In other communities new candidates have emerged, some in response to Trump. John Gallivan, chairman of the Wethersfield Democratic Town Committee, said Democrats faced the challenge of replacing their top two vote-getters, Mayor Paul Montinieri and Deputy Mayor Steve Barry.
"We've had some good luck getting new candidates who've never been involved before instead of just recycling previous candidates," Gallivan said.
In Enfield, Liz Davis, who heads up the Democratic Town Committee, said applications to run for office are stilling coming in. The party held one round of interviews and has a second scheduled for this week.
"I think in Enfield a lot of people are tired of the negative and the hateful dirty politics," she said. "That lit a fire and a passion with some of the residents to get up and run and try to make a difference."
But the lack of participation in other parts of the state is troubling to many.
Sheridan, the chamber of commerce president, got involved in local politics when there was talk of closing down the school his children attended in the Quaker Hill section of Waterford. He fought the decision, along with his neighbors, and the school remained open and has since been renovated and expanded.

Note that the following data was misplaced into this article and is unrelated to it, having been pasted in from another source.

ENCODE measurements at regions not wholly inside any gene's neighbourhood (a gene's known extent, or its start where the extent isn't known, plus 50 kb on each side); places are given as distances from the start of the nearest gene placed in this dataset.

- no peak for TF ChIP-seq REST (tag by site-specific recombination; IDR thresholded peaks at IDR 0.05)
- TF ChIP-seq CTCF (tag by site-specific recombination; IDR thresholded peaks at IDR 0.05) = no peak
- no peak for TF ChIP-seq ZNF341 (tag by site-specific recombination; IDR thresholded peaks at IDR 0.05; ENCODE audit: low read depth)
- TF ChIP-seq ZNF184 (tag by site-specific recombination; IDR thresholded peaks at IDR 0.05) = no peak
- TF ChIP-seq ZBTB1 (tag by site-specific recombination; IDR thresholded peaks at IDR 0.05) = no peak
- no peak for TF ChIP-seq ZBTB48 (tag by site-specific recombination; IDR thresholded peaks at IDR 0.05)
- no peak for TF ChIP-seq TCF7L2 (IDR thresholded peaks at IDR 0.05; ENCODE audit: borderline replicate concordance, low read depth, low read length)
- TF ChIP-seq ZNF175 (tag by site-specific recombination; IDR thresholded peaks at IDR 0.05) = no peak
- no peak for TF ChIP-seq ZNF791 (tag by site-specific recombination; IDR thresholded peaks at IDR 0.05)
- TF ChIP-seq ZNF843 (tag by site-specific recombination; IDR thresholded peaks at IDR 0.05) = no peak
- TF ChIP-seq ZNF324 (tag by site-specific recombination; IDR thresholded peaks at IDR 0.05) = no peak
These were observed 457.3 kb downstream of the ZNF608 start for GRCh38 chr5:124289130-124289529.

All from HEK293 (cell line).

When Sheridan heard rumblings that towns in the area were struggling to find qualified people to run for office, he revived a chamber program to groom potential municipal candidates. But only a few people attended.
"It's very worrisome," Sheridan said. "It's really important for people to feel that they have a say in their government. When they become disenfranchised, that's really troublesome."
Congdon, the Preston first selectman, said he's disappointed nobody has come forward to succeed him. The other two members of the board of selectmen hold engineering jobs at Electric Boat so he understands why they'd be reluctant to leave their careers for a position that pays less and has less job security.
Being a first selectman is a "rewarding job if you do it for the right reasons," said Congdon. "You're trying to improve the quality of life for everyone in your town."
Information from: Hartford Courant, http://www.courant.com